TABLE I__________________________________________________________________________CARBON-GRAPHITE ELECTRODES AT HIGH AND LOW AIR FLOWType ofType of      Air Flow           Power  Noise Level, dbaTorchElectrode      (SCFH)           AMPS Volts                  Outside Helmet                          Users Ear__________________________________________________________________________N-5  1/2"* 37   750- 40                  119.8-124.8                          104.6-107.5N-5  1/2"* 24   750- 40                  113.3-115.6                          102.0-104.0N-5   1/2"**      37   750- 32                  109.1-110.6                          93.6-94.6N-5  1/2"  24   750- 32                  103.4-105.4                          91.4-93.4K-5  1/2"* 44   750- 40                  119.0-120.5                          100.2-103.0K-5  1/2"* 24   750- 40                  110.0-112.0                          93.5-95.5K-5   1/2"**      44   750- 32                  110.0-112.0                          91.7-94.2K-5   1/2"**      26   750- 32                  102.0-104.0                          87.2-89.7K-5  1/4"* 44   350- 40                  112.7-115.0                          99.7-102.0K-5  1/4"**      26   350- 40                  110.7-112.7                          95.0-97.0K-5   1/4"**      44   350- 32                  108.7-110.7                          92.5-94.5K-5  1/4"* 26   350- 32                  107.5-109.5                          89.2-91.2__________________________________________________________________________ NOTES: Torches - Arcair K-5 Hand held Torch, Arcair N-5 Automatic with 17 Hole Nozzle. Power Supply: Arcair LSC Model 1000 used with N-5 Miller 1500 used with K-5 at 750 AMPS Miller 600 used with K-5 at 350 AMPS Distance From Air Orifice to ARC: 3" with N-5 C" with K-5 Sound Meters: General radio 1933 S.L.M. used for overall noise level readings. Reading made 20 inches from arc outside of Helmet. Scott 450 with extension microphone used for noise readings inside helmet. Extensio microphone placed at operator's ear - approximately 20 inches from arc. *Conventional Direct Current Copper Coated Electrode **Conventional Copper coated electrode containing proprietary additives for noise reduction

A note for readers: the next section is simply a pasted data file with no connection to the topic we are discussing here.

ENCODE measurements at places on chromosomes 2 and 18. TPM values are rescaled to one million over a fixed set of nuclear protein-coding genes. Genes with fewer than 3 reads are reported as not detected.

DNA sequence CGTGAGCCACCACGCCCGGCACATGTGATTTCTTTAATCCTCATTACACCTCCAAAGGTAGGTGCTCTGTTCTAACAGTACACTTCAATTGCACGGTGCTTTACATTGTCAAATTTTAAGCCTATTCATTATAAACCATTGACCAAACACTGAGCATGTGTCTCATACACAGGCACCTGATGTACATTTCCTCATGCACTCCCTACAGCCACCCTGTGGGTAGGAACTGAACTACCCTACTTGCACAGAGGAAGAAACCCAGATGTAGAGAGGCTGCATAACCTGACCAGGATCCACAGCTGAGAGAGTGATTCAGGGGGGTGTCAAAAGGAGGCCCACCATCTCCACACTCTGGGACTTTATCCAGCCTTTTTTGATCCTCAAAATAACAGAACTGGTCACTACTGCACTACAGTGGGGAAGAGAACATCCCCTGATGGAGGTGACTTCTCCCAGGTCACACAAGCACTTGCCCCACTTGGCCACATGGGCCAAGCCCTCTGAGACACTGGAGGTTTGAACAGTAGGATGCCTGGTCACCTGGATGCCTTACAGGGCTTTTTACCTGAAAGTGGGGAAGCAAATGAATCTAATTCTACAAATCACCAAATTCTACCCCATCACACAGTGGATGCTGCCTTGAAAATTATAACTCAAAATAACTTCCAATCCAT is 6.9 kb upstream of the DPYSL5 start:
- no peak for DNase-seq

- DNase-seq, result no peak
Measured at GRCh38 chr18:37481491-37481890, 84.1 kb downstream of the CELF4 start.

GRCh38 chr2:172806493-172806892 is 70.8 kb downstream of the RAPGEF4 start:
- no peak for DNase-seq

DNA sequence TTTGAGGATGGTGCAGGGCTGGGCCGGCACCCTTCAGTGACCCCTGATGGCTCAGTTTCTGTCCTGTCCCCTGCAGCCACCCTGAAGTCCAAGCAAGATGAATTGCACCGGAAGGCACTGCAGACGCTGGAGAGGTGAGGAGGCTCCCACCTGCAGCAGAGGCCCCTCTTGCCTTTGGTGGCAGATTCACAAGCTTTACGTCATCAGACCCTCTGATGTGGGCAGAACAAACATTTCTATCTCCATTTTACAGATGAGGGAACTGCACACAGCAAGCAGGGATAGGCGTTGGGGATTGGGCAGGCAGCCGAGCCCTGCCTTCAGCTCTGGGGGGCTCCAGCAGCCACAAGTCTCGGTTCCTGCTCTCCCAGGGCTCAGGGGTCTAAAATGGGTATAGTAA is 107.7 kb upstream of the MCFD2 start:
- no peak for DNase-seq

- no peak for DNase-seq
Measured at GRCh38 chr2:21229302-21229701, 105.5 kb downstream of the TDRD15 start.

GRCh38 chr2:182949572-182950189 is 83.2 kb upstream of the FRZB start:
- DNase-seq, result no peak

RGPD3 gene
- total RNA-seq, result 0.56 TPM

From the foregoing Table I, it is readily apparent that there is a significant reduction in operating noise level when the operator is wearing a helmet with noise attenuating ear protectors such as shown in FIGS. 1-3 of the drawing. Even when the process air pressure is reduced to reduce the operating noise level, the improved helmet gives further beneficial reductions in the noise presented to a welder's ear.

FIG. 4 shows a conventional welder's helmet 100 including a head supporting harness 102 similar to the head supporting harness 30 of the helmet of FIG. 1, and a viewing port shown generally as 104 closed by a light filtering window similar to that of the helmet of FIG. 1.